President & Managing Director
Lenders Compliance Group
In my view, there are ten core competencies to implementing a Compliance Management System, often referred to by its acronym CMS. The Consumer Financial Protection Bureau requires it, state regulators are now asking for it, and investors want assurance of its application.
I have written extensively about the CMS concept and its importance in mortgage risk management. For instance, see my article on Creating a Culture of Compliance. Also, other articles here. When I speak on the subject, it is often the case that some in the audience actually have no idea about what constitutes the CMS. They think it is no more than a compilation of policies and procedures. But, the fact is that a viable CMS is composed of several integral features, each of which contributes to the cohesiveness of the whole compliance function.
Here’s a brief synopsis of the Ten Core Competencies that should inform a CMS:
1) Loan portfolio, secondary and capital market management processes, mortgage servicing.
2) Loan flow process, from point of sale to securitization or secondary market transaction.
3) Internal Audit and Control Plan, including calendrical reviews, reporting protocol, rank and file training in all departments, and testing.
4) Consumer disclosures, all loan types, federal and state.
5) Mortgage quality control, not only random sampling, but proactive audits that target criteria.
6) Record retention and maintenance, securing against unauthorized alteration or destruction.
7) Marketing and advertising, including use of third-party services.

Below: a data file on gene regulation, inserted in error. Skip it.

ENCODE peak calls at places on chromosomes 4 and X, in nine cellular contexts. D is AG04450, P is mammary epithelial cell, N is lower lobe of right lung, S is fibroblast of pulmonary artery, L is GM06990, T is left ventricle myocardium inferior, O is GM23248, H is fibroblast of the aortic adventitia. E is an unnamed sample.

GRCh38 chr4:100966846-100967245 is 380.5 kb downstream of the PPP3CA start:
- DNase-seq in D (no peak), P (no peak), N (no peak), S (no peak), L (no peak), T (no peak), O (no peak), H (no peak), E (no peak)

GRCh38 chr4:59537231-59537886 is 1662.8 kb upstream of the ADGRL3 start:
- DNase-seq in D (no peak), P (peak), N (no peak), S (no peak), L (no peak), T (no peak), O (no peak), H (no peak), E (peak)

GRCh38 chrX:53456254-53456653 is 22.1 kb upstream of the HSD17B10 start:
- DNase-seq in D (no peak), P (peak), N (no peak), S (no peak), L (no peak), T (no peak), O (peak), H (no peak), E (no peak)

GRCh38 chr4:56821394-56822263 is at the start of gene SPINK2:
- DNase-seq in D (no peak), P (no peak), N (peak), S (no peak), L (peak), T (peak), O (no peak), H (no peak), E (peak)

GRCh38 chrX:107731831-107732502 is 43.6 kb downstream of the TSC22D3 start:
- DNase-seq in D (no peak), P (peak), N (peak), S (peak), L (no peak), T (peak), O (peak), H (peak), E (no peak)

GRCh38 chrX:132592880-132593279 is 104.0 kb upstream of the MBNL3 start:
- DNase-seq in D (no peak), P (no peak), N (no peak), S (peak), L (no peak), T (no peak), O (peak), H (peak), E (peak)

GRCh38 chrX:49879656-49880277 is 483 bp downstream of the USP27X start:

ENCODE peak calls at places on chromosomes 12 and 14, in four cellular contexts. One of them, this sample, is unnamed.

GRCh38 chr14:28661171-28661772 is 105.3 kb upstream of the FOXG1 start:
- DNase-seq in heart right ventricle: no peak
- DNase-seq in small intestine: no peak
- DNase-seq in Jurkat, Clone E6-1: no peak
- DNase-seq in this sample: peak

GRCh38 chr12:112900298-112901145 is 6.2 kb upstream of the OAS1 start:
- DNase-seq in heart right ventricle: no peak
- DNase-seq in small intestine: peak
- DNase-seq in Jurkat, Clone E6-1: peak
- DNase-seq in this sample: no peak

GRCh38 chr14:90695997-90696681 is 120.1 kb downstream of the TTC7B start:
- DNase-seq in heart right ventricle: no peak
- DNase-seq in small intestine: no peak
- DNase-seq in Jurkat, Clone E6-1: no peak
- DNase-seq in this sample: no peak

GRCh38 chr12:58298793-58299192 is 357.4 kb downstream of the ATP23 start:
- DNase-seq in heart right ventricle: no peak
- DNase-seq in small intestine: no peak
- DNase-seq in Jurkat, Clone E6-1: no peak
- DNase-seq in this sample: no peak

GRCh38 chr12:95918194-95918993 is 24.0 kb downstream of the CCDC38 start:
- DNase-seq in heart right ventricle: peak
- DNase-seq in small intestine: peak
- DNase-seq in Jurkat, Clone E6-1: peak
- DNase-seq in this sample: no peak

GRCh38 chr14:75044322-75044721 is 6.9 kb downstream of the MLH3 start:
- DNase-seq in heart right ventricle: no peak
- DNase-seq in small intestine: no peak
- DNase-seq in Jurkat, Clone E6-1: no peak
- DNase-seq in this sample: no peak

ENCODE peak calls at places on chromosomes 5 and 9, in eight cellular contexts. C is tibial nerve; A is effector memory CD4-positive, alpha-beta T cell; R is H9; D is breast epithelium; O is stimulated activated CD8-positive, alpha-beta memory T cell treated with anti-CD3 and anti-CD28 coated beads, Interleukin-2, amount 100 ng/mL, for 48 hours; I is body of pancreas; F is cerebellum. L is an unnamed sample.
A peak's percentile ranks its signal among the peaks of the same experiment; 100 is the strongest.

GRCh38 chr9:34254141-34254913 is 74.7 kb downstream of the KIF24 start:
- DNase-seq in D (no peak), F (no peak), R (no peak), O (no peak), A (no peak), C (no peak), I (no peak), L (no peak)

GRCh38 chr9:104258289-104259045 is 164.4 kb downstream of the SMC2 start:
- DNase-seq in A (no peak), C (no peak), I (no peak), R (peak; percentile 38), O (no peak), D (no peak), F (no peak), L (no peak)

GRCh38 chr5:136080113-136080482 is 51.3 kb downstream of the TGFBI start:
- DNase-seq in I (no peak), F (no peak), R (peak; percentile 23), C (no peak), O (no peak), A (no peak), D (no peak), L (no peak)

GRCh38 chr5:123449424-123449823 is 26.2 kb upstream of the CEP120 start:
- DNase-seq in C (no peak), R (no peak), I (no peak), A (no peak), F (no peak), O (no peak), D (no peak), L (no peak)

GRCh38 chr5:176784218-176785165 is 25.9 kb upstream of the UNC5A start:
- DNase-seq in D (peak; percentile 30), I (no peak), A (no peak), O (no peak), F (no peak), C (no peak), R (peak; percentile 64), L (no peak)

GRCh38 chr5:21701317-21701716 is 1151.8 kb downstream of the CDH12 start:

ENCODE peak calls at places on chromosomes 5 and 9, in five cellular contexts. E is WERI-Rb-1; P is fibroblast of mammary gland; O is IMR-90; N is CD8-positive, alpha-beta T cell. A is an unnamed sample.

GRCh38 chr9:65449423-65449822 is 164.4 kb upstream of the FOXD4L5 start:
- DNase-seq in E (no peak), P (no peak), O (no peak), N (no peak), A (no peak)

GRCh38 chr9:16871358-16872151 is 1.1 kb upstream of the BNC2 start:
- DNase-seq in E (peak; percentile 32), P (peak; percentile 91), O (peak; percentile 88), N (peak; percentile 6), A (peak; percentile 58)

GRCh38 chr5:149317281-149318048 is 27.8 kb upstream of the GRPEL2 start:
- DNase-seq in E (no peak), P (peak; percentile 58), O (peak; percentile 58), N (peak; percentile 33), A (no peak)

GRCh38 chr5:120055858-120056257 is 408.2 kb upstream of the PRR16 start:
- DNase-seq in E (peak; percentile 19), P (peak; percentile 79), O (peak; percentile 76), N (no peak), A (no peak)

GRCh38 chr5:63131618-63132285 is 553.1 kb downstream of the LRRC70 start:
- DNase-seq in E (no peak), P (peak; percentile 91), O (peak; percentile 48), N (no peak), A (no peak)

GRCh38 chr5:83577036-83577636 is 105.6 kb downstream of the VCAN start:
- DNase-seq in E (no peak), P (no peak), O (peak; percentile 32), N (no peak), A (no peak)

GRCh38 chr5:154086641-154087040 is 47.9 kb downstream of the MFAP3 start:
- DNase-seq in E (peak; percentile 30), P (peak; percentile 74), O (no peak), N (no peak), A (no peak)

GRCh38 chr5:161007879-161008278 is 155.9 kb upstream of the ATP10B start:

8) Vendor, settlement agent, closing agent, and third-party vetting and approvals.
9) Safeguards for privacy protection of consumer records and information.
10) Reporting mandates to agencies, both federal and state, investors, and third-party relationships.
The compliance framework is built on the foregoing competencies. Destabilize one of them and it is possible that the others will crash like a tottering stack of cards!
Also, it should be noted that there is a growing expectation amongst regulators for a residential mortgage lender or originator to have a business continuity plan.
It is not necessary to consolidate all compliance policies and procedures into a single document. Nor does it require compliance managers to memorialize every action that must be taken in order to remain in compliance with federal and state banking law. In some cases, it may be enough for the compliance policies and procedures to allocate responsibility within the organization for the timely performance of many obligations, such as the filing or updating of required forms.
However, observed instances in which compliance policies and procedures were not followed or the actual practices were not consistent with the description in the compliance manuals, will likely lead to an adverse banking examination finding. Observed practices in areas that are required to be reviewed in accordance with specific regulations and in areas that include policies and procedures, but are not expressly required to be reviewed by regulations, will come under significant regulatory scrutiny.
What good is a compliance management system if it is not continually reviewed and, where needed, updated? In our work with new clients, we have found the following issues happening often:
· Critical areas not identified, thus certain compliance policies and procedures were not adopted.
· Policies were adopted, but were not applicable to the businesses and operations.
· Critical control procedures were not performed, or not performed as described in the CMS.
· Annual Review of the compliance function was rarely, if ever, implemented.